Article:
Iraq, under new coach Bora Milutinovic, make their debut in South Africa later this week at the FIFA Confederations Cup having soared nine places to their current position of 77 in the FIFA/Coca-Cola World Ranking this month.
The reigning Asian champions play no international matches last month but since the rankings were released they have earned an impressive 1-1 draw with Poland in Cape Town. Milutinovic and his side will undoubtedly be buoyed by their improvement in the world pecking order as they prepare for their opening match against host nation South Africa on Sunday.
The nine-rung jump was the largest climb in the Ranking among Asian teams during the month of June. However, the move pales into insignificance when compared to Iraq's biggest single jump achieved in December 1996 when they shot up an incredible 31 places to 98.
This astonishing leap could largely be attributed to their brilliant performance in that year's AFC Asian Cup in the United Arab Emirates, where they swept past Iran and Thailand to reach the last eight. With the achievement kick-starting a revival in the nation's footballing fortunes, the men from the middle-east embarked on an eight-year upward climb in the global standings, culminating in an all-time high of 39 in October 2004.
Three years later, under the tutelage of philosophical Brazilian Jorvan Vieira the Iraqis took the 2007 AFC Asian Cup by storm becoming surprise champions. The national team received a double reward for this history-making triumph by earning a coveted place at the 2009 FIFA Confederations Cup, and making a dramatic 16-place advance up the Ranking to reach 64.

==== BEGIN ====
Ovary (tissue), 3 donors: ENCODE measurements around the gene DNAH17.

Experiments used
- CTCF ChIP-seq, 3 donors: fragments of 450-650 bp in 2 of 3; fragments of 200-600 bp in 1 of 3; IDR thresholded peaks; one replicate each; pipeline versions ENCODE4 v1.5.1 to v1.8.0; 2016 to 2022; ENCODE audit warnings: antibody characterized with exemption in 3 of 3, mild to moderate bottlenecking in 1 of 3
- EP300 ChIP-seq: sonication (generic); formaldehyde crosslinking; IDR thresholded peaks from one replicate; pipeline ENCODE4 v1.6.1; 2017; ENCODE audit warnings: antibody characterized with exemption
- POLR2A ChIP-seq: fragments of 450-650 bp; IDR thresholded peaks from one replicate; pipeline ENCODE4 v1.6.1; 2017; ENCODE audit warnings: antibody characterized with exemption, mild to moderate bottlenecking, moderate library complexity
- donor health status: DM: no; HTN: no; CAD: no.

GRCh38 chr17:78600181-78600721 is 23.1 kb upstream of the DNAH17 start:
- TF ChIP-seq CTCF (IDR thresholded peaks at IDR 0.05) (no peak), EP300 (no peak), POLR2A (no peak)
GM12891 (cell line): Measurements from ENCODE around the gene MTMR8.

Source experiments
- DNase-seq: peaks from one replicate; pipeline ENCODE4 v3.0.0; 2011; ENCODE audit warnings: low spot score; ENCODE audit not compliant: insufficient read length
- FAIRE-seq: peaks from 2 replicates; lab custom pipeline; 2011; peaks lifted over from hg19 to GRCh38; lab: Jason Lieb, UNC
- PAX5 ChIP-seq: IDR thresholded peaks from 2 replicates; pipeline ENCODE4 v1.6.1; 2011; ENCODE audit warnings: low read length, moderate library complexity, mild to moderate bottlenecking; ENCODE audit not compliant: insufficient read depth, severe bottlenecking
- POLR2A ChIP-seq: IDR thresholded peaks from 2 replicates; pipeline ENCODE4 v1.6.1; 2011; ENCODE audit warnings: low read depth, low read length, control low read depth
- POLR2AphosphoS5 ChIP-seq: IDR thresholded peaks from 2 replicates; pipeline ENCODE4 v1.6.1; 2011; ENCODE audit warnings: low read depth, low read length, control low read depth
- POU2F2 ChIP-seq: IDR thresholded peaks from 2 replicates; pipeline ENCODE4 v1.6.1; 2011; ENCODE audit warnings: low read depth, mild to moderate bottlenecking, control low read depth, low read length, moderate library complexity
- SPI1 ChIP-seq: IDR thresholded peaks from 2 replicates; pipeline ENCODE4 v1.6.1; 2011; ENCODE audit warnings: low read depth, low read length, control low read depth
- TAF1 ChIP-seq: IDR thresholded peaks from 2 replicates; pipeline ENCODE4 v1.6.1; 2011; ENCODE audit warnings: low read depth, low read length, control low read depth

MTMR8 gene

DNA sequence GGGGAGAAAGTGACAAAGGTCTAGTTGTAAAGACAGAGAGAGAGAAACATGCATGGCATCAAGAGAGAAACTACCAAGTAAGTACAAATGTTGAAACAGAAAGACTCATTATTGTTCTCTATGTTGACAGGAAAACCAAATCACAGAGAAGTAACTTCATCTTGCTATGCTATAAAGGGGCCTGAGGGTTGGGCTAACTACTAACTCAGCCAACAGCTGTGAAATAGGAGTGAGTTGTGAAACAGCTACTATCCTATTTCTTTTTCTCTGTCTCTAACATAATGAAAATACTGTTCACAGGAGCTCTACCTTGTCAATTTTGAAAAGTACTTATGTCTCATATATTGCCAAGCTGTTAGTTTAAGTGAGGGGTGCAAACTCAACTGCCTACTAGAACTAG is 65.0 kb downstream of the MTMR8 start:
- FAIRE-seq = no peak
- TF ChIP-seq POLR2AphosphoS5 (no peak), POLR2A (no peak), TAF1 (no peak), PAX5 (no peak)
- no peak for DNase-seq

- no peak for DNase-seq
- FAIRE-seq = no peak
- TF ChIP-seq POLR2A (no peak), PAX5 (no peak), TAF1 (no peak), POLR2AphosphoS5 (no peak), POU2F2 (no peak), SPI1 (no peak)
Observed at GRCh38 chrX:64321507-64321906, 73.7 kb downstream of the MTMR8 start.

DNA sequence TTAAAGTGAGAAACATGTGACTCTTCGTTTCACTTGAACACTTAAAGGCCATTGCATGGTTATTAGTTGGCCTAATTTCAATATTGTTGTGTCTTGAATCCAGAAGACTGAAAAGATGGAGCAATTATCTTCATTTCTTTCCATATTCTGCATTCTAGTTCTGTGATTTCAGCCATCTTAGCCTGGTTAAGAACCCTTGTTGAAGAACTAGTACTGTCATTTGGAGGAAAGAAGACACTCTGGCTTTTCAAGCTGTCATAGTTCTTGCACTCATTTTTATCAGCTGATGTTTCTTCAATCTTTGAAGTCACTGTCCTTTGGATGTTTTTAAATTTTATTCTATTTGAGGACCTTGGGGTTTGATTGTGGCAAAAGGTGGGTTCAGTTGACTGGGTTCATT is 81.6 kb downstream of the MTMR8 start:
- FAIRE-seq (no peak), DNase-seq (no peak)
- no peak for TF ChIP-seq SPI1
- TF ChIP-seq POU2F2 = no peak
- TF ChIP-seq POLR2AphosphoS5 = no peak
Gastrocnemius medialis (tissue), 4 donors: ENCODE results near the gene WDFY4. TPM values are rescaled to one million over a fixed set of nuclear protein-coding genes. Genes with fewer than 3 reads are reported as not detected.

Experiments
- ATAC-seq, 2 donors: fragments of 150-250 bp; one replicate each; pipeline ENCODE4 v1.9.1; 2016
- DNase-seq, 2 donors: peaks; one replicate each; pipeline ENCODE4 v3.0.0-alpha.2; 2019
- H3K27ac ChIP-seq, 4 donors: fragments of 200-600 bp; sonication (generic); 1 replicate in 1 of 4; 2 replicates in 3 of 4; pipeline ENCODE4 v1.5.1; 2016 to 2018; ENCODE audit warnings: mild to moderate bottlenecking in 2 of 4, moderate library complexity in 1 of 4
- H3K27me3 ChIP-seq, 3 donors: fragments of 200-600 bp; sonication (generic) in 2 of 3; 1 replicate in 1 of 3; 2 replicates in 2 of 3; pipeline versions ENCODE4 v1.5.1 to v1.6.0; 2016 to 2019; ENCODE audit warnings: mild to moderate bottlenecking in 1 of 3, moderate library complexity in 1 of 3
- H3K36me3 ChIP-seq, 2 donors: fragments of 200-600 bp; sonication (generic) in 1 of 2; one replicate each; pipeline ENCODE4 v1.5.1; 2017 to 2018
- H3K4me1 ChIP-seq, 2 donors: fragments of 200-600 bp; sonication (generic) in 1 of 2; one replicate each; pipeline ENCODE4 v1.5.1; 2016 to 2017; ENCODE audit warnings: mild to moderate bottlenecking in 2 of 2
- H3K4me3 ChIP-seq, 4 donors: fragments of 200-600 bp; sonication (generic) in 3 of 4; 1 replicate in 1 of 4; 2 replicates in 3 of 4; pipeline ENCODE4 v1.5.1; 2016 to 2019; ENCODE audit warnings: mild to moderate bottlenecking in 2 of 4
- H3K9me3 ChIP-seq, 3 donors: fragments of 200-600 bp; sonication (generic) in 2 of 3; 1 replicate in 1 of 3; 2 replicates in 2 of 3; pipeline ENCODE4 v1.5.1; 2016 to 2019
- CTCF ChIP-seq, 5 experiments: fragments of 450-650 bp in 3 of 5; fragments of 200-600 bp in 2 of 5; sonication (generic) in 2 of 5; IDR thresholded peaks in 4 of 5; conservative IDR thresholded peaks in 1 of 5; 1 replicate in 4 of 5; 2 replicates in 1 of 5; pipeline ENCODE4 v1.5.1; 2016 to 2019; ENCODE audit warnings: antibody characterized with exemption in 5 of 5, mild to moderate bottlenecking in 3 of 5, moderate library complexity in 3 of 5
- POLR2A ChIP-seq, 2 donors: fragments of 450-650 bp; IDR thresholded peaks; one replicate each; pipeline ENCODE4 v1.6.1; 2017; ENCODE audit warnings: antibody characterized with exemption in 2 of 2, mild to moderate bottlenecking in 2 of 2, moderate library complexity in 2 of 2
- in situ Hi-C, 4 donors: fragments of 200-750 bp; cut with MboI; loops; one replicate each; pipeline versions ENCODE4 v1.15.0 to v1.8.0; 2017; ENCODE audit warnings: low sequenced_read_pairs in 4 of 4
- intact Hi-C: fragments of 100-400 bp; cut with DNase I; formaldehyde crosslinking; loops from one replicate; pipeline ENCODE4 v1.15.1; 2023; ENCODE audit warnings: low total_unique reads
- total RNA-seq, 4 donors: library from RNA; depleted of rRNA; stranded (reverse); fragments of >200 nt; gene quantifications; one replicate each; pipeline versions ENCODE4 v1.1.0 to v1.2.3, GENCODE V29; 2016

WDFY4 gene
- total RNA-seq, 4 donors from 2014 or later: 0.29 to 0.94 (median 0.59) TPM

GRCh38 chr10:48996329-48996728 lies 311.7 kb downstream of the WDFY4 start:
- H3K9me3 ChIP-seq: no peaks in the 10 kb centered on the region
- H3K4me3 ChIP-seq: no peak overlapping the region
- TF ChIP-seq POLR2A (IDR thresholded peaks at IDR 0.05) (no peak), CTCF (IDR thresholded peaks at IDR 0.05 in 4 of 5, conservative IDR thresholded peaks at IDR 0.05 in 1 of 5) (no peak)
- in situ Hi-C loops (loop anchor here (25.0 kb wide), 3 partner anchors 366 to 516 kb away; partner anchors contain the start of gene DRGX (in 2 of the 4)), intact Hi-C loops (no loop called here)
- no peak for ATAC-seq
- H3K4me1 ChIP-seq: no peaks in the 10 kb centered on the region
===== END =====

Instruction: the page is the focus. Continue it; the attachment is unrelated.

Winning their first Asian silverware was a shot in the arm for the Iraqis, who naturally set their sights on translating their continental hegemony onto the world stage. Their ambitions, however, were dealt a severe blow with the Iraqis failing to progress to Asia's final round of qualifying for the 2010 FIFA World Cup South Africa™.
Despite the disappointment, the team still has much to live up to, with the forthcoming FIFA Confederations Cup providing them a timely opportunity to prove themselves on the international scene. Looking to recapture the magic of 2007, the Iraq FA reappointed Vieira last September but the Brazilian's second spell lasted only five months when he stepped down this February.
Radhi Shenaishil played the role of team caretaker for the next couple of months before the legendary Milutinovic assumed the reins. Despite being charged with leading Iraq out of a group which also features Spain and New Zealand, the 64-year-old is upbeat that his team can achieve the goal.
"In sport we always do our utmost to achieve greatness," said the Serb, who boasts the unique record of guiding five different nations at the FIFA World Cup finals. "Spain should be the strongest of the group but against South Africa and New Zealand we have a chance."
With Milutinovic's pedigree as a top tactician unquestionable, Iraq, too, have firmly established their status as one of Asia's dark horses capable of upsetting anyone when on song. Having only minimal preparation suggests that the team head into the FIFA Confederations Cup underdone, but the mixture of a vastly experienced coach and an array of mercurial talents could just prove the formula that sees Iraq rediscover the old magic once again.